Last Sunday noontime as I sipped a coffee at one of our beautiful sidewalk cafes, I realized a film was about to start at Red River Theatre and on a whim I decided to go. I knew nothing about it except that it was being shown only this once, so I hurried off and was soon smiling: there was a bagpiper playing in front of the theatre, greeting all who arrived.
I expected it to be a typical documentary, praising the rugged history of Scotland and encouraging people to attend the Highland Games held at Loon Mountain in Lincoln NH this weekend. I was so wrong.
The film has not a single word of narration, only music scattered here and there, some with lyrics, some without. The film itself is a compilation of archival footage, much of it in black-and-white, in no overtly chronological order but rather centered around various themes of work, family, hardship, and the deep faith that when there are very few choices, you simply do the next right thing without complaint.
In one scene you see women working with band saws, drill presses, and metal files in a factory setting. Although it was a black-and-white film clip, you could tell the materials were high quality and a lot of care was going into the finishing of the softly curved lengths of wood. The women’s faces reflected a gentle pride, and I guessed they were working on prosthetic legs for the men who would be coming home from the war. The scene shifts, I think it was to workers on lunch break, and then returns to the factory scene, farther down the assembly line where it becomes clear they are working on wooden rifle stocks. I was stunned, and will never know if I was mistaken in my first assumption or if it was brilliant film editing. The effect was powerful either way. Soon thereafter there was a scene of men on parade together, faint smiles on their faces, marching in formation as best they could because each man had a cane and one pant leg tucked up into his waistband, revealing the air where his leg used to be.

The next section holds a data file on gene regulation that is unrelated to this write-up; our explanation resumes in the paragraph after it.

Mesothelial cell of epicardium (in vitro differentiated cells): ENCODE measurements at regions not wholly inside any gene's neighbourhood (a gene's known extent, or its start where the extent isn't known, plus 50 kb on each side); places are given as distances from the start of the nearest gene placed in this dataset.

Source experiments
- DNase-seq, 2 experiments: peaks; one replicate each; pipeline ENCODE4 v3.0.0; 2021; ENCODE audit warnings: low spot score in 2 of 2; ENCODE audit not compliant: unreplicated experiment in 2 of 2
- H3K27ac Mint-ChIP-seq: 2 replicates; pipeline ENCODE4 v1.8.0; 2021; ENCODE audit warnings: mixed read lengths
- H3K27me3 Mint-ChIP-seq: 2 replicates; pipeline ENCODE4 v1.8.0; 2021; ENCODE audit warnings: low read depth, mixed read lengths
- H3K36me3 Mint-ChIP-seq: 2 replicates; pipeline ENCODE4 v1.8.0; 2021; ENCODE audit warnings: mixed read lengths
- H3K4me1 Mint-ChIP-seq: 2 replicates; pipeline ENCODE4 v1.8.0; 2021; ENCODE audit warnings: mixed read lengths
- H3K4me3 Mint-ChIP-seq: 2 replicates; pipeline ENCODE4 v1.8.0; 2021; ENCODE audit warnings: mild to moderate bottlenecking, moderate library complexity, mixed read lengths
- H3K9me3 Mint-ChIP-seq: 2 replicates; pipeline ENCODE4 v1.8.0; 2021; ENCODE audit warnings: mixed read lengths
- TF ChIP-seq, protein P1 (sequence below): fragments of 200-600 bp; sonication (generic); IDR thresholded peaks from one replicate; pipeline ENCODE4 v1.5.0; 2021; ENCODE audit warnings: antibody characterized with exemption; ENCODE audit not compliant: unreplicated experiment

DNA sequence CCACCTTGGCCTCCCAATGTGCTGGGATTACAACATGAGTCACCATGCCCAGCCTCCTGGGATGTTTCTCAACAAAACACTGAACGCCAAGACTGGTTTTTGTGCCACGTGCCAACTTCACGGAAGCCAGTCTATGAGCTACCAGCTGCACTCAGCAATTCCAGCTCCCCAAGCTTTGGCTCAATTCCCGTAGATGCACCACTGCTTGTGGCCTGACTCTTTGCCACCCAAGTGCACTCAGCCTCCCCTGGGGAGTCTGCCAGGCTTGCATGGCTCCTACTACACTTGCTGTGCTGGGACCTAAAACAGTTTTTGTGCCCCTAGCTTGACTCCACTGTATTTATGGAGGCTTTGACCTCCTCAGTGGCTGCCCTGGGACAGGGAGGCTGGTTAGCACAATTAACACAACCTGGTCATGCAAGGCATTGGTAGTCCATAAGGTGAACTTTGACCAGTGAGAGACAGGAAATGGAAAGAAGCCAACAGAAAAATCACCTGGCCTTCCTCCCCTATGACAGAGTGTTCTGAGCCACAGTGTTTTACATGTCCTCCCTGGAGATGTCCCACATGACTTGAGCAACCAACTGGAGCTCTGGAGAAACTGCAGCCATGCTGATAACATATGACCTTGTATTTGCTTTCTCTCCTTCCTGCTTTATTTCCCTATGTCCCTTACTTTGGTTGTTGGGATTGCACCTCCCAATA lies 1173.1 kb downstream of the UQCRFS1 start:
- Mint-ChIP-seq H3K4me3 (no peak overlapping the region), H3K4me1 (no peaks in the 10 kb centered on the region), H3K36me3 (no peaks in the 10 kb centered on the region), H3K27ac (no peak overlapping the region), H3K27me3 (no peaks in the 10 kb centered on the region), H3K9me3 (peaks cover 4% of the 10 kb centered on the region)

It could leave you wondering “What is this crazy struggle of life for anyway?” Director Virginia Heath sprinkles that answer all throughout the film in a wise and even-handed manner. There were so many scenes of brotherhood when boys and men are enjoying each others’ company, horsing around, playing sports, consoling one another through personal loss, playing practical jokes, doing all those things that males do best in the company of males only. And the same goes for the ladies: from girlhood through adolescence, motherhood, and old age, the gals are at it with heads thrown back in laughter, arm in arm walking home together from a day at the factory, hugging, consoling, and moving on. There were teams of adults, men and women combined, digging, cutting, and packing up peat turf to be carried home for cooking and winter heating.
By contrast though, one image was particularly enchanting for me, of a man in a fine fedora hat pulled down in the front, wool jacket buttoned tight, hands shoved in his pockets as he gracefully careened in loose circles on an iced-over river. Children and couples would glide in and out of the scene. This gent seemed oblivious and content, a Fred Astaire on ice.
What I came away with was a deep sense of balance in this portrayal of one society. Money was not the guiding value, because there simply wasn’t much money. For the people who remained in Scotland and did not emigrate to America and elsewhere, it was clear that their society could not survive based on isolated family units alone, but rather had to be made of interwoven community identities: by gender, by extended family, and by township; that all those threads were essential to survival. Share what you have and carry on hopeful.
Thanks to Red River Theatre for once again sharing a hidden gem with the Concord community.
(In case you’re curious: From Scotland with Love)